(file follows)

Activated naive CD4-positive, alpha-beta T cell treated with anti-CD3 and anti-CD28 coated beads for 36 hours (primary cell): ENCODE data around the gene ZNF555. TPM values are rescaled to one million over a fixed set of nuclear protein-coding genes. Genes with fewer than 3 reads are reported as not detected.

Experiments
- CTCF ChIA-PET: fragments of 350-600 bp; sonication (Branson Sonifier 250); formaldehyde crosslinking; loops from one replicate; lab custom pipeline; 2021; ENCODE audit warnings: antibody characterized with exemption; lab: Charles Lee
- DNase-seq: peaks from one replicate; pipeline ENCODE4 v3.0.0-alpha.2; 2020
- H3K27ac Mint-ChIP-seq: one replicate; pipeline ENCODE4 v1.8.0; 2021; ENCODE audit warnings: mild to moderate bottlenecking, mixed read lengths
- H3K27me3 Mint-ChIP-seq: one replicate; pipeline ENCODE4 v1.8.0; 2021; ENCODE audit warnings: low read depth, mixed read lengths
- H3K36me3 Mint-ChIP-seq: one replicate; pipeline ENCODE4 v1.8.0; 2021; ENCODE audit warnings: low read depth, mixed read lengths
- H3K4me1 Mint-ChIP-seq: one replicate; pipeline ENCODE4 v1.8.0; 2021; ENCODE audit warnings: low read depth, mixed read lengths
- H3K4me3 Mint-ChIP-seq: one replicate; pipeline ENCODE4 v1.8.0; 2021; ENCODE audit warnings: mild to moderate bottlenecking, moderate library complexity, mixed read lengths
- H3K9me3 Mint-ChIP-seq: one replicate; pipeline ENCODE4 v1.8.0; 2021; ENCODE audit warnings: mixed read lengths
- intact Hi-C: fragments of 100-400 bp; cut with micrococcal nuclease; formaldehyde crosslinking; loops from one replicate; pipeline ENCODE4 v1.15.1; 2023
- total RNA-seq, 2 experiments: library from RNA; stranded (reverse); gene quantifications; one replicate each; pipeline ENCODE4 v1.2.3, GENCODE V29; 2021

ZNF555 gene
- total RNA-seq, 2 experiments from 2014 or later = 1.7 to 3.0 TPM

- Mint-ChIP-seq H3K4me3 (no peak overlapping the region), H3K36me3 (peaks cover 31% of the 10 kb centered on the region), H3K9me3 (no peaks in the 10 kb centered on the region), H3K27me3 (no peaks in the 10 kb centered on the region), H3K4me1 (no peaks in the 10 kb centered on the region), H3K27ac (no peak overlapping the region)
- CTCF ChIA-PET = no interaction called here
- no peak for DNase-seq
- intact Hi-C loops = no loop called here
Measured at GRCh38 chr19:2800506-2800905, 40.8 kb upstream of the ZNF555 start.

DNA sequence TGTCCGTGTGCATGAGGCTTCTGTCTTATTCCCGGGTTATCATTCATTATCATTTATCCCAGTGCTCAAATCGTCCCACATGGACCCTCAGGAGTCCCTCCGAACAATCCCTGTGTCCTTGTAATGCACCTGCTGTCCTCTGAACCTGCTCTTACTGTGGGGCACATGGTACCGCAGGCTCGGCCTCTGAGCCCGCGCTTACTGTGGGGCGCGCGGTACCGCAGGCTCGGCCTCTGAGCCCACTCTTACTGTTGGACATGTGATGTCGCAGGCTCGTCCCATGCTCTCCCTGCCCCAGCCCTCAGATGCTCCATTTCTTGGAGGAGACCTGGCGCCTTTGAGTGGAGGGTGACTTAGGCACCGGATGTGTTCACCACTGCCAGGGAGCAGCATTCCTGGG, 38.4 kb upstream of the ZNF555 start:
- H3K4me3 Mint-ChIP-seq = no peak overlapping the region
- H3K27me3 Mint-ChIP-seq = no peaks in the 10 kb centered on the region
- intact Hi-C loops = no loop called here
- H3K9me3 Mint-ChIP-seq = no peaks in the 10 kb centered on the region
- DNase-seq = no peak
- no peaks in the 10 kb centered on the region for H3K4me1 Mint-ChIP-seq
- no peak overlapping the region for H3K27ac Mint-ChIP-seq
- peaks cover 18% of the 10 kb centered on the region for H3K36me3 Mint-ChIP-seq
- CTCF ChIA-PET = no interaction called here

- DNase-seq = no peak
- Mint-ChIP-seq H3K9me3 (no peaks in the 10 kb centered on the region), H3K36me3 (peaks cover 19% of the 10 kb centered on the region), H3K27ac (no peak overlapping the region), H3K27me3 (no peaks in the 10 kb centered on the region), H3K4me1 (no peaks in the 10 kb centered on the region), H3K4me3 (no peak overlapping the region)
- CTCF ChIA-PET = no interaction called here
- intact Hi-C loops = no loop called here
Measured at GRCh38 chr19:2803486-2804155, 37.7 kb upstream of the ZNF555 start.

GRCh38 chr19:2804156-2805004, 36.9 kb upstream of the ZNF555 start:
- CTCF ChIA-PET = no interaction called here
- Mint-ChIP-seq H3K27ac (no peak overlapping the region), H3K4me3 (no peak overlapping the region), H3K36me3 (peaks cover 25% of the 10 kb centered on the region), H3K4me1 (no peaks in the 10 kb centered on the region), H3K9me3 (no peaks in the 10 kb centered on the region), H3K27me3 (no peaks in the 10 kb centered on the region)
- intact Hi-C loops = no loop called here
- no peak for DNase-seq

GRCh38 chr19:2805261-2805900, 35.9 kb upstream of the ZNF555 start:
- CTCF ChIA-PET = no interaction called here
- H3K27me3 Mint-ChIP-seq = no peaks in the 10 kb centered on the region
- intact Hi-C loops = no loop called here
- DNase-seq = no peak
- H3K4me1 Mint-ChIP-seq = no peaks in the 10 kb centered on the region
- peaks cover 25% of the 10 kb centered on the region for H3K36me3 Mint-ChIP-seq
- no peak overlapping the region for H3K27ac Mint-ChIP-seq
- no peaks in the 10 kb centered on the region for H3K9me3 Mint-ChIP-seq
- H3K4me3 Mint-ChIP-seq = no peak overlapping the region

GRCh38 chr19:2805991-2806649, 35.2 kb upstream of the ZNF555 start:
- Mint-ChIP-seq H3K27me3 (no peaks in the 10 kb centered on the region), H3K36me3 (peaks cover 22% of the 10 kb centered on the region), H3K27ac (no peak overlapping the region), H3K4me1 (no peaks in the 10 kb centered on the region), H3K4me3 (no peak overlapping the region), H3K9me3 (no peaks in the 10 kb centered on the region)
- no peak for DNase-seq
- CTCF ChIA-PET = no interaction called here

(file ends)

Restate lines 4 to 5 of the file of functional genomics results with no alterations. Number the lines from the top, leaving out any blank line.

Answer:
- DNase-seq: peaks from one replicate; pipeline ENCODE4 v3.0.0-alpha.2; 2020
- H3K27ac Mint-ChIP-seq: one replicate; pipeline ENCODE4 v1.8.0; 2021; ENCODE audit warnings: mild to moderate bottlenecking, mixed read lengths